In the early Meiji period, Japanese government promoted to introduce Western drawing. In increasing demand for the domestic production of the drawing materials, in compliance with a painter Chiyoji Yazaki,, a factory of Kyoto started to produce soft pastels for the first time in Japan in 1919.In this study, we investigated what kind of colors the then Japanese artists desired, by examining the colors of the soft pastels at the time of the factory’s founding. One of the characteristics of soft pastel is the prearranged wide variety of colors. Moreover, there are so-called distinctive traditional colors according to the regions and countries. Our hypothesis is that Japanese traditional colors were included in the original soft pastels.With the Munsell color system, we examined three Japanese-made soft pastel sets and one French-made set.We compared the relations between the pastel colors and those respective traditional colors. In parallel, we conducted interview survey with the manufacturer, the current president, about the startup history.The result indicates that the Japan’s first soft pastels were provided in response to the senses of color that Japanese traditionally have. Furthermore, to create the delicate color tones, the founder employed a unique material compounding methods. The fact that the founder was a Sunday painter and had sympathy for the artists must have contributed to come to produce Japanese soft pastels.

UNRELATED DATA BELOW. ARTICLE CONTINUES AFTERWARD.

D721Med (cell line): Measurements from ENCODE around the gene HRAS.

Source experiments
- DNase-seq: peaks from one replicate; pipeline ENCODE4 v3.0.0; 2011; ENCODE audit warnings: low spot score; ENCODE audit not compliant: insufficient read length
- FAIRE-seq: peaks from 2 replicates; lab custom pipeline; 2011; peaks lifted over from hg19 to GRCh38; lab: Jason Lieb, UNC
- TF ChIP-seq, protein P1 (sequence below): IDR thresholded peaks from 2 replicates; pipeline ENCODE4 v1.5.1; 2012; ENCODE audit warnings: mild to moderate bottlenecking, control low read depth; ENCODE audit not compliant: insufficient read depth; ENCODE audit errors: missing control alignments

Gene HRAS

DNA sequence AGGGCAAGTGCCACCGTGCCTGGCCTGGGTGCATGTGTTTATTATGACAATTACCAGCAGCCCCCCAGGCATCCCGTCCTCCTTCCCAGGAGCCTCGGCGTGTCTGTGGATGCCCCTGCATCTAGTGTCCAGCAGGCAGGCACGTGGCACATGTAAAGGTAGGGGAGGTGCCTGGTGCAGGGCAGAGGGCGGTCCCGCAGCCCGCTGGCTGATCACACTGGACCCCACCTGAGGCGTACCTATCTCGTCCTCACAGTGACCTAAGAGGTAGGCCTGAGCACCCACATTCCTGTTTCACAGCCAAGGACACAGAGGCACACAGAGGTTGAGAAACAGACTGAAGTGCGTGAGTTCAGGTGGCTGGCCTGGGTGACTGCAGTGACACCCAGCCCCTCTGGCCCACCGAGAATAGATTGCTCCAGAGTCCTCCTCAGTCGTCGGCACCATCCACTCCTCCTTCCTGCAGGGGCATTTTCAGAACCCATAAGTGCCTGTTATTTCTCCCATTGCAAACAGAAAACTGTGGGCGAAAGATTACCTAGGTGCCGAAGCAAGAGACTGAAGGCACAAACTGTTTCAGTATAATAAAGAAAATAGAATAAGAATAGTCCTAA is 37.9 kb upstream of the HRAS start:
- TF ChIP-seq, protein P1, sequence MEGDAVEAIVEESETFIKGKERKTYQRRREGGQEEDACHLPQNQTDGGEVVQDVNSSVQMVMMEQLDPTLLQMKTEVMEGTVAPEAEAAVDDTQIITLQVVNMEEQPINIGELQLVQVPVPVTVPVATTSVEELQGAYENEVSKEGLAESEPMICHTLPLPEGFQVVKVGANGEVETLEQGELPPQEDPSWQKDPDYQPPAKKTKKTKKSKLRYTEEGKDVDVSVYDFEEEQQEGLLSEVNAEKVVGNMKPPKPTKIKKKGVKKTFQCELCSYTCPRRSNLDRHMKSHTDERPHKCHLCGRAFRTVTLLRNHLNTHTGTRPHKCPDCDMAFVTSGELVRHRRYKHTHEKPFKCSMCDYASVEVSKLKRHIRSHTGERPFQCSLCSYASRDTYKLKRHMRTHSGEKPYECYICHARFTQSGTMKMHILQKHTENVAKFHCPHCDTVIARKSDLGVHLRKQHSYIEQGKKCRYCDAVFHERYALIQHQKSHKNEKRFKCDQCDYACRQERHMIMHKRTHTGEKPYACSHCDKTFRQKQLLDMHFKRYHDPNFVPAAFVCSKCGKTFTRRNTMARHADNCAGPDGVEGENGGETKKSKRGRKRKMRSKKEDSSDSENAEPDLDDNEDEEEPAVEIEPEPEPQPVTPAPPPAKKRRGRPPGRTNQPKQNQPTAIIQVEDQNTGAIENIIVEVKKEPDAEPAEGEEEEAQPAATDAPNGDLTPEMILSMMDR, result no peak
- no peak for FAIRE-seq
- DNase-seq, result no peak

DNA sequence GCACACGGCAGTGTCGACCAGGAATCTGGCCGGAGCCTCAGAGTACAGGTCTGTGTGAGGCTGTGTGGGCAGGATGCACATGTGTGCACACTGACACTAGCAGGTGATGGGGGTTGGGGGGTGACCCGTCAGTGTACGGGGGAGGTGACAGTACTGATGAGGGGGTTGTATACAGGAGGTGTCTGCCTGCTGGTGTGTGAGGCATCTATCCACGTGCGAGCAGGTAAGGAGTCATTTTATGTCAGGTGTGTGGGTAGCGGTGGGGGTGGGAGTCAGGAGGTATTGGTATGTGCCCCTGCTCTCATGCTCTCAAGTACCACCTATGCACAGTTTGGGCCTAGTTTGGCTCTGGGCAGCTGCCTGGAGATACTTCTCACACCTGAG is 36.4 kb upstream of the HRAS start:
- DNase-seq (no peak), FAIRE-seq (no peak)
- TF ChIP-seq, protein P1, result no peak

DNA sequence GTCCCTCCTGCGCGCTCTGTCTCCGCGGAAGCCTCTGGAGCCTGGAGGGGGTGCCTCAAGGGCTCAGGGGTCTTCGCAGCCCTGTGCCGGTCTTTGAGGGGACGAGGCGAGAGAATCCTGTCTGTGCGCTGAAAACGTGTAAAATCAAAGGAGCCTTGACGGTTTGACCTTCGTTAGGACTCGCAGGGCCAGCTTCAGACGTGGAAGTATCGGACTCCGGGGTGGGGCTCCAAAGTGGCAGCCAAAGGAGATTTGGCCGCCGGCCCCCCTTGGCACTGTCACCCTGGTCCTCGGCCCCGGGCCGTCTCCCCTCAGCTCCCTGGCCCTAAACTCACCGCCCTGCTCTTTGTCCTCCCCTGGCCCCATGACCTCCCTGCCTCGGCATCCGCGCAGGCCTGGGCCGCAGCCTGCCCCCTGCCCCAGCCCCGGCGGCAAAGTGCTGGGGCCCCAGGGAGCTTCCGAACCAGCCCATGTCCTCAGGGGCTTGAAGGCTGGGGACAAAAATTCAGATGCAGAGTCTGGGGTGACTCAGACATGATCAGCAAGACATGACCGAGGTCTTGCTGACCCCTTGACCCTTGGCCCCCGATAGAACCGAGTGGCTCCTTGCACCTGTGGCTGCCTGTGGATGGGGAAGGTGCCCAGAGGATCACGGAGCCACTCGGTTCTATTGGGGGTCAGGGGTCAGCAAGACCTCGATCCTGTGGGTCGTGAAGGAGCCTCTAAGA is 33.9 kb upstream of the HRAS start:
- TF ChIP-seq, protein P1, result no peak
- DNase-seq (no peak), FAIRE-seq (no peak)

The British Color Council (BCC) was a color standards organization actively issuing publications from the 1930s to the 1950s. Their exquisite publications are distinctive for their color nomenclature and their own color order system. After the second edition of one of the publications was published in 1956, the organization ceased operations, and its whereabouts are unknown. This study analyzes its uniqueness by examining five documents published by the BCC and assumes that the BCC was influenced by British political isolationism, which resulted in avoiding quantitative notations from the United States and Germany. The use of color names, special codes, and numbers; their own interpretation of the terms “tone”, “tint and shade”; and a brown scale prove the BCC’s unique direction. However, the BCC’s color notation failed to become a global standard. The introduction of the Munsell Color System by the British Standards Institution in 1953, and the color atlas by Imperial Chemical Industries in 1969 might have caused the closure of the BCC.